They did agree. The two agreed years ago, when they had met at community college and fell in love, that they’d put themselves before each other’s relationship. Jack had plans of being a big time writer and poet while Gregory had plans of being a professional dancer. They were very big dreams with much intent to make them a reality. They didn’t want a relationship to hold them back. This is the reason they only remained friends, and never engaged in any sort of romantic relationship, despite their mutual confessions to each other.
“Things change.” Jack said. “And now I hate you for leaving me.” Gregory stomped one foot angrly. His mouth quivered again.
“You--you are so selfish, Jack,” then he stomped off out of the kitchen and down the hall. Jack heard Gregory’s bedroom door slam shut, making him wince.
Later, Jack turned off all the lights in the house. He passed by Gregory’s room, which was silent. He just went to his own room and went to bed for the night.
He couldn’t fall asleep. He stared up at the ceiling fan, or he turned over to face the window. He was so horrible for acting the way that he did. And on the last night that his friend was here.
The door creaked open in the midst of the silence. There was shuffling, and the bed dipped down under the weight of someone new. Jack scooted just slightly as Gregory lied down and wrapped his arms around him.
There was silence again. Jack continued to stare at the darkness, and Gregory was just laying on his side, with his face pushed to Jack’s chest. Neither could sleep. They just lied still in those little hours they had together, in silence.
Jack had a million things to say. He had mean things to say and he had sad things and even pleads to try and make Gregory stay, even though he knew it was too late. It was too late. So he didn’t even bother. His mind scrambled, and his eyes pricked with tears. He blinked those away as he heard a sigh come from Gregory.
Gregory turned over to look at the alarm clock next to the bed.
“I gotta be at the airport in an hour,” he commented, quietly, his voice a bit hoarse. He pushed himself off Jack’s bed and stood up. “Aren’t you gonna come drop me off?” There was a small pause.
Jack felt bad, because he did want to help his friend with his luggage and make sure he got on the right plane to New York. But he was so hurt. He thought that it was better this way. Even if it meant being a coward. Gregory held the door open.
“So this is where I leave you then?” he asked. Jack could only see the whites of his glassy eyes.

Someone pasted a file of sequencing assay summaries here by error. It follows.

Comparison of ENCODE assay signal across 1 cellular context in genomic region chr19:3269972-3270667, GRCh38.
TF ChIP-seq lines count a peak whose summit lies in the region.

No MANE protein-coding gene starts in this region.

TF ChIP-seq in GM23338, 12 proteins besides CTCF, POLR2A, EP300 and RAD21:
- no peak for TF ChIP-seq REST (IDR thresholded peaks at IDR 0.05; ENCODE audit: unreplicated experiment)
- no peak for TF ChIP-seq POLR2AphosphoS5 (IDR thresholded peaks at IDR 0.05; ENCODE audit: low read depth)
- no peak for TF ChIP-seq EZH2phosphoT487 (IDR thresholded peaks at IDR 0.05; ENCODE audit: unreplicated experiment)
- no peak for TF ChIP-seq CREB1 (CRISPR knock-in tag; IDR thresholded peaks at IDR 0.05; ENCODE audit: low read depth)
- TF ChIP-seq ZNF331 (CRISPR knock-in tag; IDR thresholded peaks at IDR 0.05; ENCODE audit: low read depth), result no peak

“Now you know how I feel,”
There was a sniff. Jack turned towards the window so he could ignore Gregory crying.
“You’re not going to even say goodbye?”
There was a shuffle, and the door shut quietly. Jack blinked as he heard a few struggles out in the hallway. The front door of the home shut. That shut made Jack’s heart tear into pieces. He heard the cab zoom off into the dark early morning.
Jack reached under his pillow and pulled out a white shirt with black writing. He turned onto his side, and buried his face into it as he started sobbing. It smelled like Gregory. And it overwhelmed Jack. He was so mean and stupid to treat someone like that. Someone he loved and just let go.
Jack opened his eyes and looked over at his open closet. The shirt was still there. Some nights, Jack can’t sleep without that shirt. Some nights he sleeps with his new roommate so that he doesn't have to think about the shirt.
The man picked up his pens and blank lined papers and set them gently back onto the table. Dear Gregory, he began to write. How do you sleep?
Do you sleep well? I don’t. I haven’t been able to sleep properly since you left. Tell me that you can’t sleep because you’re thinking of me too.
Jack crossed out the last sentence, and just crumpled the paper. He threw it, and grabbed a new paper. He looked at the clock on his nightstand. He’d been sitting there for hours. Just like he had been last night and the night before. And literally a lot of the nights for the past couple of months. He hated the feeling so much.
Gregory, he wrote.
I’m sorry, okay? I’m really, really sorry. Please come back to California.
Dear Gregory, he wrote.
I’m just trying to say I miss you.
He looked down at his writing for a bit. Then he was startled by the phone ringing from the kitchen. Jack sighed.
“Bobby, can you get that?” he shouted. He waited for an answer. There was no answer. Bobby probably wasn’t home from school yet despite how late it was. He’s always in the library studying.
Jack got up from his chair and went to his door and opened it, the ringing phone more loud and prominent this time. He went up to it and took it off the hook.
His heart immediately stopped, as his eyes watered. The voice; so clear, so familiar, and unforgettable.
“Gregory?” he asked, “Is that you?”